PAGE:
One might oppose the CIA program, but Abu Ghraib it ain't.
Accusations fit on a bumper sticker; the truth takes longer.
When I was at the CIA I asked my civilian advisory board to tackle some tough questions. Among the toughest: In a political culture that every day demands more transparency and more public accountability from every aspect of national life, could American intelligence continue to survive and succeed? That jury is still out.
CIA relies on a partner's focus, linguistic agility, and cultural depth; in return, the partner benefits from CIA's resources, technology, and global view.
Chairman Chaffetz was an enthusiastic supporter of the 'USA Freedom Act,' designed to rein in the allegedly renegade NSA and its wanton depredations of American privacy.
Apple and Google want to create encryption for which they could not provide you the key. Their business model will not survive if the American government has a special relationship with them that requires them to surrender this kind of information.
The intelligence community is governed by the same legal and ethical standards as the rest of American government and society, but an operational imperative is here, too. An intelligence community charged with global responsibilities cannot be successful without diversity of thought, culture and language.
My personal view is that Iran, left to its own devices, will get itself to that step right below a nuclear weapon, that permanent breakout stage, so the needle isn't quite in the red for the international community. And, frankly, that will be as destabilizing as their actually having a weapon.
I'm a career Air Force officer. We have a saying in the Air Force: 'If you want people to be with you at the crash, you've got to put them on the manifest.' And so I was always of the view to almost leave no stone unturned when you're up there briefing the Hill.
I don't want to be overly dramatic, but Iraq and Syria are gone, and they aren't coming back, at least not as centralized states.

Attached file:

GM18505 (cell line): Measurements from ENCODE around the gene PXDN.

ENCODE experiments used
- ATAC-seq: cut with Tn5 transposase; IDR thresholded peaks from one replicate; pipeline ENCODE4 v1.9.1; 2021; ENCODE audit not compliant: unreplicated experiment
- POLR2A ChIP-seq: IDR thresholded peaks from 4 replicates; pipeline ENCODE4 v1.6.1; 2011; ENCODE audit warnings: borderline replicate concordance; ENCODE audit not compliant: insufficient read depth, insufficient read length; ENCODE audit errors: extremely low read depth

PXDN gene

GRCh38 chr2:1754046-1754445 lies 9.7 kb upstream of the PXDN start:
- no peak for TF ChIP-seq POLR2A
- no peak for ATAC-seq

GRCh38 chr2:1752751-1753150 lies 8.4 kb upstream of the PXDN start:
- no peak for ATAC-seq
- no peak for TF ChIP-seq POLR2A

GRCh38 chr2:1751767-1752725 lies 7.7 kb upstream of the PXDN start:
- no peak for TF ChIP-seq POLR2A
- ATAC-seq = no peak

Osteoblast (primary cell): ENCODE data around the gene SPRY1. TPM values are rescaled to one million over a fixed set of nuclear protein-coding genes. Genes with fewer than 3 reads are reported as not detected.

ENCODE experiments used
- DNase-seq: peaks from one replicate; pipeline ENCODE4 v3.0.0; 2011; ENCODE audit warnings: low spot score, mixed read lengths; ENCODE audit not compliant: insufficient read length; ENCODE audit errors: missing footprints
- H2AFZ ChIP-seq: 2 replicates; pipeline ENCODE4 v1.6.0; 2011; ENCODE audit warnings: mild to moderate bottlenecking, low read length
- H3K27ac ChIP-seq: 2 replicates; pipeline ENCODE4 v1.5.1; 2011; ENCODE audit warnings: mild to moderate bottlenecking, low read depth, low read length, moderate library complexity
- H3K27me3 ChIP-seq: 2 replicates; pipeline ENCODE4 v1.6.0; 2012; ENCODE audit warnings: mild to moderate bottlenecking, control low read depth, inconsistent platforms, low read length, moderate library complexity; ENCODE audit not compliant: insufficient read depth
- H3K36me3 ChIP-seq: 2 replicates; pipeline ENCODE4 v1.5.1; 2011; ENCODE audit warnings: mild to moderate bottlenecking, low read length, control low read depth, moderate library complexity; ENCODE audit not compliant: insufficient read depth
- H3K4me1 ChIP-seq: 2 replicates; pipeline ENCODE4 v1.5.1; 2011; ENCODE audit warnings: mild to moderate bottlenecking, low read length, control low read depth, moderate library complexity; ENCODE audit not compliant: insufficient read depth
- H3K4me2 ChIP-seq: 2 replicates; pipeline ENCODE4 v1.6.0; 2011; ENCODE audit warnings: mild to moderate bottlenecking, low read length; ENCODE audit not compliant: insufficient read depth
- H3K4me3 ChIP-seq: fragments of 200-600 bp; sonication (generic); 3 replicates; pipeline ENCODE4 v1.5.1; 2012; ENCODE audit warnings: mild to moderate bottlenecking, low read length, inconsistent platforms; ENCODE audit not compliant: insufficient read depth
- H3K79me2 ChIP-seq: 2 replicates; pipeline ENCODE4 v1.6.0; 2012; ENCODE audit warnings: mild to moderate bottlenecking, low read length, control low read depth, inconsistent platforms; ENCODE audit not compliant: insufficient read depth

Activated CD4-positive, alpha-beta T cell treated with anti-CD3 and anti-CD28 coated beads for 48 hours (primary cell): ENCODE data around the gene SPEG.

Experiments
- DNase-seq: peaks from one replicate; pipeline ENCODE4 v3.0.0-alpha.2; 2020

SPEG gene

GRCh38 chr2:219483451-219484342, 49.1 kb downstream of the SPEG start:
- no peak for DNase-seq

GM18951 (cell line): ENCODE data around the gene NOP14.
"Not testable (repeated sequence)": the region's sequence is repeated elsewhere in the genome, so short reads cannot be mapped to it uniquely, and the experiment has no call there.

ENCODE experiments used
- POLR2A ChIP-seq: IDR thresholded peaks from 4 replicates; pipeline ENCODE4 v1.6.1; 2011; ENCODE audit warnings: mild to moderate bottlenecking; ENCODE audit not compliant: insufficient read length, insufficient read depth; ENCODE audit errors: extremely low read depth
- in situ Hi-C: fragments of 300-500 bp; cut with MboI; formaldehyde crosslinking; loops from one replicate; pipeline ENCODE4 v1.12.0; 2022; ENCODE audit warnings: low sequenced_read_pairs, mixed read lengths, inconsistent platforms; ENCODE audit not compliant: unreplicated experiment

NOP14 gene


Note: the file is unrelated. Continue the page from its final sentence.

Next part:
If Snowden really claims that his actions amounted to genuine civil disobedience, he should go to some English language bookstore in Moscow and get a copy of Henry David Thoreau's 'Civil Disobedience'.
Thoreau points out clearly that civil disobedience gets its moral authority by the willingness to suffer the penalties from disobeying a law, even if you think that law is unjust.
My life experience confirms that the U.S. government frequently overclassifies data. But that's a stronger argument for not dumping large volumes of government traffic on an unclassified personal server than it is a justification for retroactively challenging classification decisions.
Access to the security clearance database would disgorge even more detailed personal information, including the foreign contacts of American officials.
As director of CIA, I was responsible for everything done in the agency's name, and it didn't matter whether that was done by an agency employee, a government contractor, a liaison service on our behalf, or a source on our behalf.
Counterterrorism, counterproliferation, and counterintelligence are staples. The four countries of highest interest - Russia, China, Iran and North Korea - are constants.
I used to have a little saying I used when people said, 'What are your priorities?' I'd give them a bit of government alphabet soup. I'd say 'CTCPROW: Counterterrorism, counterproliferation, rest of the world.'
My literal responsibility as director of the CIA with regard to covert action was to inform the Congress - not to seek their approval; to inform.
There is no part of the executive branch that more exists on the outer edge of executive prerogative than the American intelligence community - the intelligence community, CIA, covert action. My literal responsibility as director of CIA with regard to covert action was to inform the Congress - not to seek their approval, to inform.
ISIS is a learning enemy, and former Deputy Director of NSA Chris Inglis says that they have gone to school on the documents released by Edward Snowden and have changed their communications practices.